By Steven Reinberg
WEDNESDAY, Jan. 6, 2016 (HealthDay News) -- People with acute leukemia who were given antibody therapy before a stem cell transplant fared better than those who didn't receive the treatment, a small study found.
Stem cell transplantation allows doctors to give higher doses of cancer-killing chemotherapy, according to the American Cancer Society. However, the odds of the body rejecting the transplanted stem cells are very high -- a condition called graft-versus-host disease, the study authors explained.
By treating patients first with animal-derived antibodies, called antihuman T-lymphocyte immune globulin (ATG), the researchers were able to lower the threat of rejection in patients.
"Graft-versus-host disease is the most serious complication after stem cell transplantation," said lead researcher Dr. Francesca Bonifazi, from the Institute of Hematology at Bologna University in Italy.
"Using [ATG] reduces the risk of complications of stem cell transplants without increasing the risk of leukemia recurrence and infections," she added.
After an average follow-up of two years, 32 percent of the patients given ATG had chronic graft-versus-host disease. But, almost 69 percent of patients who weren't given ATG had graft-versus-host disease, Bonifazi said.
"Stem cell transplantation is a curative option for several blood diseases and for acute leukemia in particular, which represents the most frequent indication for transplant," she said.
"The risk of severe complications that can be life-threatening or severely affect the quality of life can be significantly reduced without decreasing transplant efficacy," Bonifazi said.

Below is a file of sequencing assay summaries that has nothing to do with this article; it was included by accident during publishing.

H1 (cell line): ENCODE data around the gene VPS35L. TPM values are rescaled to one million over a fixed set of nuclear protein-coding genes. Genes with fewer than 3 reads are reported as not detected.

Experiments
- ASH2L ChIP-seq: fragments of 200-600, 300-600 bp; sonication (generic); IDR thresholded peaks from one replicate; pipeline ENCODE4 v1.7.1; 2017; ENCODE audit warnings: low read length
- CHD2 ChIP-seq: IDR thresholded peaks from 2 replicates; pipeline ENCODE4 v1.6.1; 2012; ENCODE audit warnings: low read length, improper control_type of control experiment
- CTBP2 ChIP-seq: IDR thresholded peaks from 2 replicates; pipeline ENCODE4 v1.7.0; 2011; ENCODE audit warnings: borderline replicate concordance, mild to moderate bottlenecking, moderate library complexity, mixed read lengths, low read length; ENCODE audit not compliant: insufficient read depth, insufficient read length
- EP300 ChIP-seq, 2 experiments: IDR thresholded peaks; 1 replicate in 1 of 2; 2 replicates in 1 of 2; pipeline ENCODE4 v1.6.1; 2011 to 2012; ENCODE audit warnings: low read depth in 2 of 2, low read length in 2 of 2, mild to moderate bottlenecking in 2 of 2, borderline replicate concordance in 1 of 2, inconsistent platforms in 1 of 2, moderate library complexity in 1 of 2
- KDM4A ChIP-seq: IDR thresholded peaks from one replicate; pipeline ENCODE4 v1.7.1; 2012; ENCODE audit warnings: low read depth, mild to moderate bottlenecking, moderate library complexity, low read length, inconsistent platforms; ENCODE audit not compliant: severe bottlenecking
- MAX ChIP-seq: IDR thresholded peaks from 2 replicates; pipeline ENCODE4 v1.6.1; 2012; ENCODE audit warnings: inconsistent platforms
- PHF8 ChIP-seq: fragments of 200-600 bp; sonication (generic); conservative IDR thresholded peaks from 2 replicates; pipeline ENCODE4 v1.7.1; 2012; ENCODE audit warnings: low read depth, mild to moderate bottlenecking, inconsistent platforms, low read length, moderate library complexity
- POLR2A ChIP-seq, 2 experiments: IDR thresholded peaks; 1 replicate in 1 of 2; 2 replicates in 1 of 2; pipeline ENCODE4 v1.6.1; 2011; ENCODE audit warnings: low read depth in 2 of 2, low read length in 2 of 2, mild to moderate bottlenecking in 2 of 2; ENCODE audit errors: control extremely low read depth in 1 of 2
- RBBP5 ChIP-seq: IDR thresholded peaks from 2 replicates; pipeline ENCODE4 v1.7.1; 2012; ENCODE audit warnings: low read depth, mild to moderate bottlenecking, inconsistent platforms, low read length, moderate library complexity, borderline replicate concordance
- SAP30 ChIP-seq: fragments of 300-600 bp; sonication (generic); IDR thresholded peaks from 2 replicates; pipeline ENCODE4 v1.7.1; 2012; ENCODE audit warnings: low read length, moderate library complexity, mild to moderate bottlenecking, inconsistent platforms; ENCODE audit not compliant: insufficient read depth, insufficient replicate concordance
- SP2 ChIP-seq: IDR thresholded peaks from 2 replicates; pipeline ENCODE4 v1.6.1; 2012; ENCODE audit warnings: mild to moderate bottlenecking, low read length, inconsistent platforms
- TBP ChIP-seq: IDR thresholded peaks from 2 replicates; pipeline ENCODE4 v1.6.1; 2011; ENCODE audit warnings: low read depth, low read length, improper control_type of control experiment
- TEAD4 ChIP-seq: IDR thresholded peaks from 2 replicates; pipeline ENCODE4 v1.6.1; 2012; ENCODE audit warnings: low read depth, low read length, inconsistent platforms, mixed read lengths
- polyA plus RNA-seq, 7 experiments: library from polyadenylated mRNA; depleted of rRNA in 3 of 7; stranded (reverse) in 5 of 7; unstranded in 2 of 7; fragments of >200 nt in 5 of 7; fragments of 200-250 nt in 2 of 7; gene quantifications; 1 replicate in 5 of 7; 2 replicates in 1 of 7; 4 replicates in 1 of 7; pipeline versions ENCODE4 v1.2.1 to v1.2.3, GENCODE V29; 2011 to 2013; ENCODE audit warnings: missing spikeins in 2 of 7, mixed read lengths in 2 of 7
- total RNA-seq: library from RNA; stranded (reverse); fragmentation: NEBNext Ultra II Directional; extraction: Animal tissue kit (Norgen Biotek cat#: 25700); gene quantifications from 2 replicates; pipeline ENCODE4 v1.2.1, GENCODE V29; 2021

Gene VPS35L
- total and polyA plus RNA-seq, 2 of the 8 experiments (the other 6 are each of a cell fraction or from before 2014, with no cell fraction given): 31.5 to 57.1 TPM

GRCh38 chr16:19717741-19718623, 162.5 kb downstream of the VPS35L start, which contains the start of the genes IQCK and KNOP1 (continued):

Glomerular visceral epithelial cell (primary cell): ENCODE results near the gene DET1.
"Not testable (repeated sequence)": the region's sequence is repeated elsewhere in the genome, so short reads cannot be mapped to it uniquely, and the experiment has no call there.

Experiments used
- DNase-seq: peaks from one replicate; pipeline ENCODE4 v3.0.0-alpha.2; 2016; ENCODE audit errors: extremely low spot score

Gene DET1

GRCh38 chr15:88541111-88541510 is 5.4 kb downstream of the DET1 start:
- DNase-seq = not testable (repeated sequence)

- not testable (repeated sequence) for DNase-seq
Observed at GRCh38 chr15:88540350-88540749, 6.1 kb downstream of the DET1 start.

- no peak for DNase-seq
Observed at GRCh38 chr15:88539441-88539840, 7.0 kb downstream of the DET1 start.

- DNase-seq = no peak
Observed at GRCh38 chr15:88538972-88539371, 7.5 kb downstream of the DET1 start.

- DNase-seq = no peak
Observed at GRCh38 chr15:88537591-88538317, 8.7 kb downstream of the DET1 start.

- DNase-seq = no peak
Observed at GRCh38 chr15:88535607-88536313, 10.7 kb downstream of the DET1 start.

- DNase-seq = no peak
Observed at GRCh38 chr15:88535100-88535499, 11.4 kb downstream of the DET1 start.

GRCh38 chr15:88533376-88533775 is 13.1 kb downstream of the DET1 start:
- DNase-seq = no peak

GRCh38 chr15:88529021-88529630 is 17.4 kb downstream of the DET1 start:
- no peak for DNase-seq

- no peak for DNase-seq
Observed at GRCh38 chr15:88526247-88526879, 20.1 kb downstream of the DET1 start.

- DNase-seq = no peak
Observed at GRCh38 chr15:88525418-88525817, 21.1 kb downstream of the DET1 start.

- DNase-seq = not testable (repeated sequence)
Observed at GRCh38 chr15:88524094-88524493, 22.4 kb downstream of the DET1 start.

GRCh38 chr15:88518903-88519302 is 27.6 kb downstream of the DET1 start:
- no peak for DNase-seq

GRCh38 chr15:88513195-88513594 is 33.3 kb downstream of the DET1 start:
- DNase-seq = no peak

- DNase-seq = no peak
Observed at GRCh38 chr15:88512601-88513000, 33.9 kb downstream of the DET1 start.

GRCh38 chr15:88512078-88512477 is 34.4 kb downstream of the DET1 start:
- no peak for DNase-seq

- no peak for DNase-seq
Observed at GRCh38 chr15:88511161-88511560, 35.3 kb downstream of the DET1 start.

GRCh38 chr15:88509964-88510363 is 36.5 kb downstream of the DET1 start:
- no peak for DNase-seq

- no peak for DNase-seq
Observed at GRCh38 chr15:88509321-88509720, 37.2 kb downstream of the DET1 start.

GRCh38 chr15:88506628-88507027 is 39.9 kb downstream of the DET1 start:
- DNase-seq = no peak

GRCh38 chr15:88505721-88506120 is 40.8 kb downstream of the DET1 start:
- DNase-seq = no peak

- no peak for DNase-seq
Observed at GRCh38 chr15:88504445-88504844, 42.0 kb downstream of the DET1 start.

The findings was published Jan. 7 in the New England Journal of Medicine.
The study included 168 leukemia patients treated at 27 different centers. The volunteers were randomly assigned to receive ATG or not.
At two years, the survival rate was similar in patients who received ATG or didn't. But, the rate of survival in which they were free from chronic graft-versus-host disease and cancer recurrence was significantly better among patients given the antibody -- 37 percent versus 17 percent, the researchers found.
"Here, by using [ATG] prior to transplant, we show that the risk of chronic graft-versus-host disease is significantly reduced without an increase of cancer relapse," said study co-author Dr. Nicolaus Kroger. He is director of the department of stem cell transplantation at University Hospital Hamburg-Eppendorf in Hamburg, Germany.
Lee Greenberger is chief scientific officer for the Leukemia and Lymphoma Society, based in White Plains, N.Y. Commenting on the new research, he said that "chronic graft-versus-host disease, which can occur after transplantation for the treatment of leukemia, continues to be a major limitation to conventional transplantation therapy. This study demonstrates that this antibody appears to significantly reduce the incidence of chronic graft-versus-host disease, and may improve the quality of life without a negligible effect on survival."
Greenberger added that "this advance, coupled with previous studies and other ongoing trials with this antibody in transplant, may be of significant benefit to patients with blood cancer in need of a bone marrow transplant."